Rob, it's interesting that you think it's OK to give away penicillin and make it up somewhere else. Do you suppose Publix charges an extra $10 on the cough syrup that goes with it? Within a couple of months after Walmart announced their $4 rx plan, a woman came to my 24 hr Walgreen with 9 rx's in hand. She was visibly upset. Dr told her she would have to purchase the 9 rx's & bring them to hospital before he would discharge her husband. She called Walmart for quotes which included 3 of the $4 rx's. She scraped up the $131 total Walmart quoted, but when she got to the pharmacy, it had closed 20 minutes early & employees ignored her banging at the window. She provided me the quote list from Walmart and I proceed to fill the rx's at Walgreens retail prices which came to $124. She was delighted with her $7 savings and her pleasant late night experience. She remains a Walgreens customer today, and we have always worked with her to provide value. That was not the norm. Walgreens overall is higher than Walmart, but not as much higher as some people (yourself for instance) think. The $4 plan is just part of the smoke & mirrors that many retailers use to create an image of value. Most frequently that image is one that the retailer does not truely live up to.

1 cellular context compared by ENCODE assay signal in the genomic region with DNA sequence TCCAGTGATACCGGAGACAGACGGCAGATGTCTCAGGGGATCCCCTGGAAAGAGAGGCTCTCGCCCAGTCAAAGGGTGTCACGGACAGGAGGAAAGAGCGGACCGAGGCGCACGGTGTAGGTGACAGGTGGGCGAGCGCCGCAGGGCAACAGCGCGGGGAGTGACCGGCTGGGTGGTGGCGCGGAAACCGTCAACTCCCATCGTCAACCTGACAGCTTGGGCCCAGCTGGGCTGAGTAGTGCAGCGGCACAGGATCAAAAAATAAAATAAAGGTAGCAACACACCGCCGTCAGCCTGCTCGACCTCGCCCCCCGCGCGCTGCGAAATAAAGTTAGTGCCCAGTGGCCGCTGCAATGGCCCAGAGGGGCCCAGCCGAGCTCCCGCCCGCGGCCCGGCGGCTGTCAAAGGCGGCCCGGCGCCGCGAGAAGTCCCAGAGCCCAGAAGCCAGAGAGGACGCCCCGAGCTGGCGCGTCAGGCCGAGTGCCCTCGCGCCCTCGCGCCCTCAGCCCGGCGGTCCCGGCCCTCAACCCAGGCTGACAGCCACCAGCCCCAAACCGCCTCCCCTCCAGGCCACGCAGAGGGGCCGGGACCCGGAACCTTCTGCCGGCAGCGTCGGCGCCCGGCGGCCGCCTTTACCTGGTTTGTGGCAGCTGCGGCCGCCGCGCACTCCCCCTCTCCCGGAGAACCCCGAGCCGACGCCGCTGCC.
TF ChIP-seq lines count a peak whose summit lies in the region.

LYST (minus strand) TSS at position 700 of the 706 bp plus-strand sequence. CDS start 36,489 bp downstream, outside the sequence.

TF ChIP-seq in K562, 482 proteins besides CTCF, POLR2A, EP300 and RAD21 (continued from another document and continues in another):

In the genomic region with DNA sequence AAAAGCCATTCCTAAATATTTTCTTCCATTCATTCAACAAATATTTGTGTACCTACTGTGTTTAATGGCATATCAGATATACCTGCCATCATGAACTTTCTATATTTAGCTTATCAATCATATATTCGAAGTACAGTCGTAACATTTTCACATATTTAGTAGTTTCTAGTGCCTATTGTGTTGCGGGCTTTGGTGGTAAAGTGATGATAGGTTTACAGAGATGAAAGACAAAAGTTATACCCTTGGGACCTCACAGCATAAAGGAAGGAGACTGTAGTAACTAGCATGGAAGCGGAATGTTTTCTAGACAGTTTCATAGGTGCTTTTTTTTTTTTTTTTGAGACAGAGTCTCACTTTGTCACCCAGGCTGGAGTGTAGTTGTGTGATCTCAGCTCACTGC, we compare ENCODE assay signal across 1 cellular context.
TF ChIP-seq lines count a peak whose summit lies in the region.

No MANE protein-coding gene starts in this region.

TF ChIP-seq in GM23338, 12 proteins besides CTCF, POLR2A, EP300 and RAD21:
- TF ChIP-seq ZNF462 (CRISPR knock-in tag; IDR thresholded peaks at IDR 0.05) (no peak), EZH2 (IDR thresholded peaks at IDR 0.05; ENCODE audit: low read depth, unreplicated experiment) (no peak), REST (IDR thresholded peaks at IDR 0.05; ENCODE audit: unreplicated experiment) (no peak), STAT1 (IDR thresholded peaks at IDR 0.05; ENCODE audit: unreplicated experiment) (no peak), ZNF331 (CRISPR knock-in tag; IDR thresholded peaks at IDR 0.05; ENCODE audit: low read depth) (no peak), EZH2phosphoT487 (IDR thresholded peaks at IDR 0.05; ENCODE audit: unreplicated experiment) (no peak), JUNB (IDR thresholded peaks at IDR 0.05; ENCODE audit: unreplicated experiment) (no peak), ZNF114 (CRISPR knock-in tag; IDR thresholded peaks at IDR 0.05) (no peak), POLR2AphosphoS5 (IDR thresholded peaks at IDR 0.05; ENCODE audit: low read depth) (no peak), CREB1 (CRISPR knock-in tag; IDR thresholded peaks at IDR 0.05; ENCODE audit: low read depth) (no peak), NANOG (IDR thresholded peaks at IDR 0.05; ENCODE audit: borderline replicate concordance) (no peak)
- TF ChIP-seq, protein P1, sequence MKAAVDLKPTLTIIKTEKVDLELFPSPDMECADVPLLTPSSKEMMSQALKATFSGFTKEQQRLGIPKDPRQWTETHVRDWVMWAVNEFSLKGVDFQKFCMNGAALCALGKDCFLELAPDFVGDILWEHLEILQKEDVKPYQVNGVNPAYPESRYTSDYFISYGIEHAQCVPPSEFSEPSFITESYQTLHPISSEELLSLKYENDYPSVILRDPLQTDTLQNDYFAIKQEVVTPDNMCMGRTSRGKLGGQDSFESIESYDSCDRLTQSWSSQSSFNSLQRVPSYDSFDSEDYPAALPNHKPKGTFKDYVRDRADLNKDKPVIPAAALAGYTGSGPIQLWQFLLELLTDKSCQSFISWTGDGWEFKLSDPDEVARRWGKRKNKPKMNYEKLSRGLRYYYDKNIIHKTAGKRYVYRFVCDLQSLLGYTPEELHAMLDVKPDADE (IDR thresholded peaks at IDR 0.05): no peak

Your 7 points to control health care costs are truly the daydreams of an uninformed consumer (or possibly an informed one who prefers to mislead). Regarding point (1), the idea of putting all US citizens into a risk pool is a marxist idea. If a US citizen does not wish to be part of the risk pool, no one has the right to force him. Not even President Obama who has been known to utter the same nonsense. Regarding point (2), it is private insurance that put us in the position of high cost healthcare to begin with. Back in the early 70's the United Auto Workers coerced the automakers Ford, GM & Chrysler into providing Rx drug insurance. At that time the average cost of a prescription was about $3.50 at the pharmacy I worked. Branded oral contraceptives were 99 cents. Brand Lanoxin was 99 cents for a month supply. The pharmaceutical mfrs association took out ads in monthly magazines in which they took pride that rx drugs had experienced zero inflation in the past 30 years. Then came the insurance experience. Doctors wrote the most expensive meds because their patient no longer had to pay the bill. Patients demanded brand name because they didn't have to pay the bill. Pharmacist dispensed brand name to appease the patient because the insurance company would pay them a higher profit for brand. They were paying full AWP back then and most pharmacies bought at an 8-10% discount. Insurance companies didn't care how much they were billed because drugs were cheap compared to other health care costs and anyway it was easy to raise the price to Ford, GM & Chrysler. Drug companies learned that no one cared that there was no inflation in Rx drugs, so they started increasing prices by 5...10...often 15% annually. Some even increase more than once a year. Every time research developed a new drug it was priced higher than any drug had ever been before. Still no one cared. By the time the world woke up to what was happening, virtually all employers had begun purchasing rx drug insurance for their employees and paying through the nose for it. Manufacturers charged as much as they could for drugs & devices. Insurance companies would make token complaints about rising health care costs, but they enjoyed knowing that rising costs actually were necessary to assure their survival. Insurance companies were seen as fighting rising costs, but their fight began too late and never in earnest. By suggesting that insurance companies are the cure to high health care costs, you play right into the script they have written.